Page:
Press & Media

“Shipwrecks and Other Moons,” The Great God Pan is Dead

One could, on seeing Ted Kincaid’s photos at Devin Borden Gallery, be tempted into a conversation on the authenticity of photography. But that conversation would be old hat. What interests me is that these highly manipulated images are not obviously double-coded. They aren’t images of things and about being images of things. They generally lack irony. Read More

Ted Kincaid Profiled in Houston Magazine – January 2013

Dallas-based artist Ted Kincaid, who creates ethereally beautiful, landscape-recalling photographic-type images, has two passions- nature and history- and his work rarely diverts from those themes. Ships disappear into storms, listing in the waves; vibrant clouds display otherworldly hues; tree branches form impossible webs, veiling the forest. Read More

“Mixed-Media Photographs and glass sculpture at Arthur Roger Gallery,” Gambit

In December, New Orleans is brimming with art events including Prospect.2, photo shows at PhotoNOLA’s array of gallery shows and the architecture expo DesCours, presented by the local chapter of the American Institute of Architects. It’s a bit much. Among the photography shows, Arthur Roger Gallery got a jump start with Ted Kincaid’s archaic looking land, sea and sky scenes resembling 19th century “wet-plate” photographs, a process prized for its poetic imperfections, but Kincaid’s work is mostly digital. Here the landscapes are dramatically otherworldly, as if some 19th century romantic artist like Alfred Bierstadt had suffered many darkroom mishaps but still got some occasionally inspired results. Read More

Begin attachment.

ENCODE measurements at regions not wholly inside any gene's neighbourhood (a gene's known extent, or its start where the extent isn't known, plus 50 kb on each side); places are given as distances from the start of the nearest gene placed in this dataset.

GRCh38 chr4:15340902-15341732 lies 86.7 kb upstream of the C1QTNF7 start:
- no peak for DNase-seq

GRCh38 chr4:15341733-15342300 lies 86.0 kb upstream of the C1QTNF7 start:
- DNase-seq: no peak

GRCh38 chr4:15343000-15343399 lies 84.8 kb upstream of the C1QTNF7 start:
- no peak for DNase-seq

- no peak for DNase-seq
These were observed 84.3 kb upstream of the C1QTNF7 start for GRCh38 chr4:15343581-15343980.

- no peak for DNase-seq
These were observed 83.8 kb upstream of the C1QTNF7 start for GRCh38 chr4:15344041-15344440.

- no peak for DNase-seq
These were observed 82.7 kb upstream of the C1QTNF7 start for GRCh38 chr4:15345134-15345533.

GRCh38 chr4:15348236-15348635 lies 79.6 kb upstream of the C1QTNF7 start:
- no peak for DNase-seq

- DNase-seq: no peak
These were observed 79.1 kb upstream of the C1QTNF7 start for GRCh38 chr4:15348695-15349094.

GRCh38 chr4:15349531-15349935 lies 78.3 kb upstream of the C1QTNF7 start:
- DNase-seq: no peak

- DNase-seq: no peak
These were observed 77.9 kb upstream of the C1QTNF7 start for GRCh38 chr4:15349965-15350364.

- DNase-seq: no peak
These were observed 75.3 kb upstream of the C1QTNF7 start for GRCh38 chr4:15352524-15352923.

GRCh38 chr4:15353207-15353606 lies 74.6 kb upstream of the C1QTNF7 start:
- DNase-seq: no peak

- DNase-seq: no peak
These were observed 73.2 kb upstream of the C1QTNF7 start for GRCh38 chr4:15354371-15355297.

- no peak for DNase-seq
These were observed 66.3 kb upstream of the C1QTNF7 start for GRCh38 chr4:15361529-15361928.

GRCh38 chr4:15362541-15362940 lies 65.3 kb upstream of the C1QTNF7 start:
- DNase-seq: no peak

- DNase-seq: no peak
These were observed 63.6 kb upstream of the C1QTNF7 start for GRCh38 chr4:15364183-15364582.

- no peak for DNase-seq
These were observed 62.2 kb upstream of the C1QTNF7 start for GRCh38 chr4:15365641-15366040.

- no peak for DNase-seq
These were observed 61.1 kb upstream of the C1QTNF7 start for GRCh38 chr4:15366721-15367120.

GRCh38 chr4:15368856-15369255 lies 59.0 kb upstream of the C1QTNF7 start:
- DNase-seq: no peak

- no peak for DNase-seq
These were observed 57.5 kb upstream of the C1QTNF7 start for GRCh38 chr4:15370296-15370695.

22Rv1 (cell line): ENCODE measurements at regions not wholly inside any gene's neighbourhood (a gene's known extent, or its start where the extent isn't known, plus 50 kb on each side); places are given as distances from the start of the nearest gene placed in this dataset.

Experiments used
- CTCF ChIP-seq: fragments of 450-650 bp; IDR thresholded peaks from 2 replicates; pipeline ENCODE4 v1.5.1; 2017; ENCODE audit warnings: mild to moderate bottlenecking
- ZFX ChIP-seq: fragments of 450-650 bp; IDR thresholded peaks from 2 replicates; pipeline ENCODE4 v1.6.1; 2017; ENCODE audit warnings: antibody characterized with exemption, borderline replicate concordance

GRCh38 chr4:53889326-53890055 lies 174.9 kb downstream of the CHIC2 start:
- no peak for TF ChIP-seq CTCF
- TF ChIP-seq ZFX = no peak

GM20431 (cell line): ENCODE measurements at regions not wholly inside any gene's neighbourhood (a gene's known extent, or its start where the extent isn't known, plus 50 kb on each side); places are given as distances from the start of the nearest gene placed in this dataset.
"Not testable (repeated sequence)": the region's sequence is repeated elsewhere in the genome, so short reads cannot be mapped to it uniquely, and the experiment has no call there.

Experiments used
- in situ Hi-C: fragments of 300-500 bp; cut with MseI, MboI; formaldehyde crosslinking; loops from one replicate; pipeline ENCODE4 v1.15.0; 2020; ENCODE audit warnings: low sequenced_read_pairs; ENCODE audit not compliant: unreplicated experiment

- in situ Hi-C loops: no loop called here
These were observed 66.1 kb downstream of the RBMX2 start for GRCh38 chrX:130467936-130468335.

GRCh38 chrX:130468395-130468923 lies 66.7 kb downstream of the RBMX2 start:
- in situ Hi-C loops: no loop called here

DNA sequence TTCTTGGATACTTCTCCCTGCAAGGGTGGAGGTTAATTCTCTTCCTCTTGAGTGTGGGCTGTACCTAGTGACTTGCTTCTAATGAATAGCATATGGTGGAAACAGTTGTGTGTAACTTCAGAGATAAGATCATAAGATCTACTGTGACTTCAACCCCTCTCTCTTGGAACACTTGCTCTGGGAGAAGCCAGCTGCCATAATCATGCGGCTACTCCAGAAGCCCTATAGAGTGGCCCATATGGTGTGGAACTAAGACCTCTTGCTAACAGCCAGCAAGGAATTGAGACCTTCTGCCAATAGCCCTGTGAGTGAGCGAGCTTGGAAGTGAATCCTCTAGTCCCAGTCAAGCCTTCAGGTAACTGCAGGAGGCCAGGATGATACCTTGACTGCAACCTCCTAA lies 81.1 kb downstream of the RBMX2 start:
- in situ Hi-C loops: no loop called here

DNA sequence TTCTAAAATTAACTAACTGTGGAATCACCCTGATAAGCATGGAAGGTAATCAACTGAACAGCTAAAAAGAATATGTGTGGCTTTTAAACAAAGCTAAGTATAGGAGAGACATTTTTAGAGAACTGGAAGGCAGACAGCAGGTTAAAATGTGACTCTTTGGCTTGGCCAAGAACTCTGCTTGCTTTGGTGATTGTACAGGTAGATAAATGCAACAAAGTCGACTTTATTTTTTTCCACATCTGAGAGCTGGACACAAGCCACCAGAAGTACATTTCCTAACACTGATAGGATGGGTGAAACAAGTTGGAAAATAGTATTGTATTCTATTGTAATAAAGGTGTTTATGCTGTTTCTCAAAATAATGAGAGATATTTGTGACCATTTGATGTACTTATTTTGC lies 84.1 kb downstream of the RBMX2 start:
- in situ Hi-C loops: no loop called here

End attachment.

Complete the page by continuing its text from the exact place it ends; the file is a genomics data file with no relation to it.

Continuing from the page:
“John Pomara, Scott Barber, and Ted Kincaid,” Art Lies, A Contemporary Art Quarterly

Visual art does not emerge from a void. Instead, it is bound by its own history and the temper of its time. In fact, now more then ever, art is riddled with cultural references—cues one must recognize in order to register the full measure of an artist’s intent. Such references can be arcane and idiosyncratic à la Matthew Barney, or retrograde and comical like George Condo. Read More

“Memories of the Gulf: Ted Kincaid’s digital art recalls a landscape before the environmental catastrophe,” Dallas Voice.com

The Dallas-based digital artist has for 20 years been recognizable for his uplifting, vibrantly colorful digital cloudscapes (one of his “thunderhead” clouds was shown earlier this year at the Dallas Museum of Art). But his latest exhibition, on display through July 17 at the Arthur Roger Gallery in New Orleans, resonates with a profound sense of loss and melancholy. Read More

“Faux-tography”, Glass Tire

Ted Kinkaid invents unrealities through photograph, and in the process he reinvents the medium. If the photograph has always been about a negotiation between the original and the copy, reality and the ersatz, Kinkaid’s re-embodiment of the photographic image takes heed of only part of the equation. Read More

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